A tragic drowning at a popular south-west camping destination has prompted an urgent water safety warning.
Police are preparing a report for the coroner after a man drowned at Princetown today.
Emergency services were called to Princetown, off the Great Ocean Road, after three swimmers got into difficulty in rough waters just east of the mouth of Gellibrand River about 10.40am on Sunday, January 2.
Two men, flying a local private helicopter, assisted in the rescue of the trio, landing their aircraft and commencing CPR on a 35-year-old man from Horsham.
Sadly the man died at the scene.
Police will prepare reports for the coroner, Port Campbell Police Sergeant David Banks said.
"They were camping at the Princetown Recreation Reserve when two males went for a swim and got into difficulty and an onlooker went to assist," Sergeant Banks said.
"Then all three got into difficulty, prompting a reponse from SES, Ambulance Victoria, the surf clubs, a police helicopter and a local helicopter."
Pilot Richard Nesseler, of 12 Apostles Helicopters, and his co-pilot were first on the scene after receiving a call from police.
The co-pilot, a trained lifesaver, jumped into the water while Mr Nesseler used the helicopter to blow the swimmers onto the beach.
The Warrnambool HEMS 4 helicopter arrived shortly after.
"We got there first on the scene and helped as much as we could," Mr Nesseler said.
"It was a very tragic outcome."
The unresponsive man was pulled onto the beach and was pronounced deceased after unresponsive to CPR.
One of the other swimmers, a 39-year-old man from Point Cook, was airlifted to The Alfred Hospital in a serious but stable condition.
The other who assisted the rescue was a 32-year-old man from Ballarat, who was assessed at the scene.
Corangamite Shire Mayor Ruth Gstrein extended condolences to the family of the man and those involved.
"It's an absolute tragedy and my thoughts are with the family involved and those who tried to save him," Cr Gstrein said.
The tragic event has prompted an urgent safety warning around the south-west's "treacherous" coastline.
Port Campbell Surf Life Saving Club president Scott McKenzie urged people to swim at patrolled beaches.
A number of Port Campbell Surf Life Saving Club members attended in an SES capacity and resources were on standby.
"It's terrible for something like this to happen any time, but particularly this time of year," Mr McKenzie said.
"It's a reminder for people to please try and take heed of the multiple messages of Life Saving Victoria of only swimming at patrolled beaches and always swim between the flags.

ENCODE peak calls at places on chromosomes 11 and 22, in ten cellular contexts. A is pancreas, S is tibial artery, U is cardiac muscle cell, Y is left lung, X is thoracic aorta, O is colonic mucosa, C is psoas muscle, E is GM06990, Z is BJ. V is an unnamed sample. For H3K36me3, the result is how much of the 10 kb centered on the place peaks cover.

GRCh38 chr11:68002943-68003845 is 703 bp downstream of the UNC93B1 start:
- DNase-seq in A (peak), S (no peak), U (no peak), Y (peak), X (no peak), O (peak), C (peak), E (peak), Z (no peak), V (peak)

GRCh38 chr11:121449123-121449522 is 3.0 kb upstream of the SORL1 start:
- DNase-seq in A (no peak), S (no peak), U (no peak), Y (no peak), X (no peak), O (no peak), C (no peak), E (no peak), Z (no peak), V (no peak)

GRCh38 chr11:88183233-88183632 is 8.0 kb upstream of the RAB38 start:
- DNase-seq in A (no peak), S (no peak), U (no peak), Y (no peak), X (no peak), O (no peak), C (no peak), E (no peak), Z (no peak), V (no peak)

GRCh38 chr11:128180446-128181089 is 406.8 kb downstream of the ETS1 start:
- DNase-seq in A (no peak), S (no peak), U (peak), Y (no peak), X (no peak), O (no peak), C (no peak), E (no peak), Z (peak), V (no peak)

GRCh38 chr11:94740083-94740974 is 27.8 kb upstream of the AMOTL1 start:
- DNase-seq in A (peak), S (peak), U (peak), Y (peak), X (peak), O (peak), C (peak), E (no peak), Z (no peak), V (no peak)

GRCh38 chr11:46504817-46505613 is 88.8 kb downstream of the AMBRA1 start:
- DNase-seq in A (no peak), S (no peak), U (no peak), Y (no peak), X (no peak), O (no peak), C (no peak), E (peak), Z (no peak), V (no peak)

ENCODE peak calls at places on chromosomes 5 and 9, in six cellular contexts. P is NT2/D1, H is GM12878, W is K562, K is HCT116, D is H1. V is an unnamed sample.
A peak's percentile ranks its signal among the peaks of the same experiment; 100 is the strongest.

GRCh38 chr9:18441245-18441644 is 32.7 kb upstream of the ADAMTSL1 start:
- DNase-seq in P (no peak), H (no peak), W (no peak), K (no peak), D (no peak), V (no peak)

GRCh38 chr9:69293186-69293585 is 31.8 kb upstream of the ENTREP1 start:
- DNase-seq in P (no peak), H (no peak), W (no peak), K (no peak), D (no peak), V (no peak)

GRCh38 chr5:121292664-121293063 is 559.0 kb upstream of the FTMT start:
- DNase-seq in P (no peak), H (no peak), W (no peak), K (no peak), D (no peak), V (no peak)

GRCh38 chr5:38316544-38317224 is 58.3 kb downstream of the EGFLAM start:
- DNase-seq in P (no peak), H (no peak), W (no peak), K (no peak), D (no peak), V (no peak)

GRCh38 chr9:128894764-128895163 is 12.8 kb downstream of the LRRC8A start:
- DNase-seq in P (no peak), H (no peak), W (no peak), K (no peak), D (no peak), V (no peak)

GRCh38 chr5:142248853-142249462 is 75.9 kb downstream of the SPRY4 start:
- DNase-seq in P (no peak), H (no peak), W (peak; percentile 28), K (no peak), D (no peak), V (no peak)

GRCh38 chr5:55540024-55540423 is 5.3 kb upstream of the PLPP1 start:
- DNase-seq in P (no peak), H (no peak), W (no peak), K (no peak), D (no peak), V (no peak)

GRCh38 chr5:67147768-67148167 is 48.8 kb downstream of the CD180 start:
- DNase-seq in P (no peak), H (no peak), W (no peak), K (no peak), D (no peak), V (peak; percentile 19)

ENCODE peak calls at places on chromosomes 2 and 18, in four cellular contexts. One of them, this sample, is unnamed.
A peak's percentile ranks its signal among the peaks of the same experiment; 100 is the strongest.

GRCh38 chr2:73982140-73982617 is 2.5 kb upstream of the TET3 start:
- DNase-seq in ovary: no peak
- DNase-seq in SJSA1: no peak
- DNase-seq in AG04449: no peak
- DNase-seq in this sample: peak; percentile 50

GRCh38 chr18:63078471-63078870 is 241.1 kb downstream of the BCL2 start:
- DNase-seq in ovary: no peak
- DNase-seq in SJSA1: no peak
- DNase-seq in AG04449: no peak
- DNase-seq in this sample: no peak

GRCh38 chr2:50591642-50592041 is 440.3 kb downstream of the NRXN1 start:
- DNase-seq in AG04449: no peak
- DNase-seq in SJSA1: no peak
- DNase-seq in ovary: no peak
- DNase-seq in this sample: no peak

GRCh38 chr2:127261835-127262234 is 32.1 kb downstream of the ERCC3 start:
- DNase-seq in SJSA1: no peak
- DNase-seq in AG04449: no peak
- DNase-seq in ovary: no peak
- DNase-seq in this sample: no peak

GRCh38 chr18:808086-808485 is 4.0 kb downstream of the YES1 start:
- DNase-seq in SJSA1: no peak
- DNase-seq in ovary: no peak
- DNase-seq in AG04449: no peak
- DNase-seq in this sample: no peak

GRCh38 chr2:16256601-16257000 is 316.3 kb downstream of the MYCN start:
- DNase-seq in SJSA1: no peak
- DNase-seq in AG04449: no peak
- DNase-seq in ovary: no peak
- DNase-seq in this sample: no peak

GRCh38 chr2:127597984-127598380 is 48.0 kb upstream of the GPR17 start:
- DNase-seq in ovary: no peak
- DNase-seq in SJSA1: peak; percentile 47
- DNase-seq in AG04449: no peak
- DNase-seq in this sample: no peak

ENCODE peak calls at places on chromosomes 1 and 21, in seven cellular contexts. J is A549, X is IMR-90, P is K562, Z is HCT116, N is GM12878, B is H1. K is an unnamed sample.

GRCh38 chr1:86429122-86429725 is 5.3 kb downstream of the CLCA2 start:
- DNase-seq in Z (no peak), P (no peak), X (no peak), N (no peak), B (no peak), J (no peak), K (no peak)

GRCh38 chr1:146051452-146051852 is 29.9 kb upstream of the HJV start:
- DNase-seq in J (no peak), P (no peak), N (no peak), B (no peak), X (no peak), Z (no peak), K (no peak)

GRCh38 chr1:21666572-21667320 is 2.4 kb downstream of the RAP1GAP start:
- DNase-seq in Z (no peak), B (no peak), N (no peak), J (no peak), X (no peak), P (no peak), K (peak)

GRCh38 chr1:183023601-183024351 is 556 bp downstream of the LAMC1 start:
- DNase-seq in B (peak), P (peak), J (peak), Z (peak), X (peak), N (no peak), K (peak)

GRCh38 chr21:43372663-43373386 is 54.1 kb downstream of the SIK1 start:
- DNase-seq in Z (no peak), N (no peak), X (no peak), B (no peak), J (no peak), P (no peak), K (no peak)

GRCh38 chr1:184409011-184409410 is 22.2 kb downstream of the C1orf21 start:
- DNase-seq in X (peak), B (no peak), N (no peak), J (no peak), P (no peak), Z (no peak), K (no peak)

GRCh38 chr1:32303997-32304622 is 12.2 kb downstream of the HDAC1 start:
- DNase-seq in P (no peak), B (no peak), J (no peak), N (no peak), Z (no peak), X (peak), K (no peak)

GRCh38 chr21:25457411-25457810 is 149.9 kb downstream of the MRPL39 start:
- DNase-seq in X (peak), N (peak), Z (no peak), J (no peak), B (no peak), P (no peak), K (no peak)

"There's a number of of beaches along our coast that are not patrolled and are not safe to swim at."
Port Campbell is the only patrolled beach between Apollo Bay and Warrnambool.
Volunteers rushed to the scene to assist at the incident, including six from the Port Campbell SES.
There have been a number of water safety incidents at Princetown, unit controller Luke Edwards said.
"The message really is to swim in areas that are patrolled, like Port Campbell," Mr Edwards said.
"Be very wary of the open water, there's rips that can take people out and they can end up not being able to get back to the beach.
"You don't really see the rips if you don't know what you're looking for.
"If something does go wrong there's no people there to assist, it's very remote and a fair way to travel."
He said such devastating incidents have an impact on the local community.
"It's always hard when you get a tragic outcome such as that, everyone there was trying to help and hoping for the best outcome.
"We're a tightknit team and we work together to look after each other after these sorts of events."
The site is a popular summer camping destination, with the reserve fully booked out over the Christmas holidays, Princetown Recreation Reserve President Darin Blaine said.
"I've been living in this area 40-odd years and that beach is not safe to swim in," Mr Blaine said.
"People have to be careful, the ocean is treacherous with shocking rips, it's not patrolled and it's not safe."
It has sent a shockwave through the area, a Warrnambool man camping at the Princetown Recreation Reserve said.
"The family is devastated and everyone is pretty shocked and upset at the campsite," he said.
"There were people on the beach at the time and a few have found it really hard.
"The man who jumped in to save them is a hero.
"He was a mess because he couldn't save the other man."
It marks a tragic start to the new year in Victorian waters this weekend following the death of a 7-year-old boy in the state's east.
Police Search and Rescue divers this morning located a body in their search for a child who went missing while swimming at Jarrahmond on January 1.
The 7-year-old boy had been swimming with a group of four others in the Snowy River when he got into difficulty and disappeared shortly before 6pm.
A search of the area conducted by local police, Air Wing and SES on Saturday evening failed to locate the boy.
The search resumed this morning and sadly a body, believed to be that of the missing child has been located.
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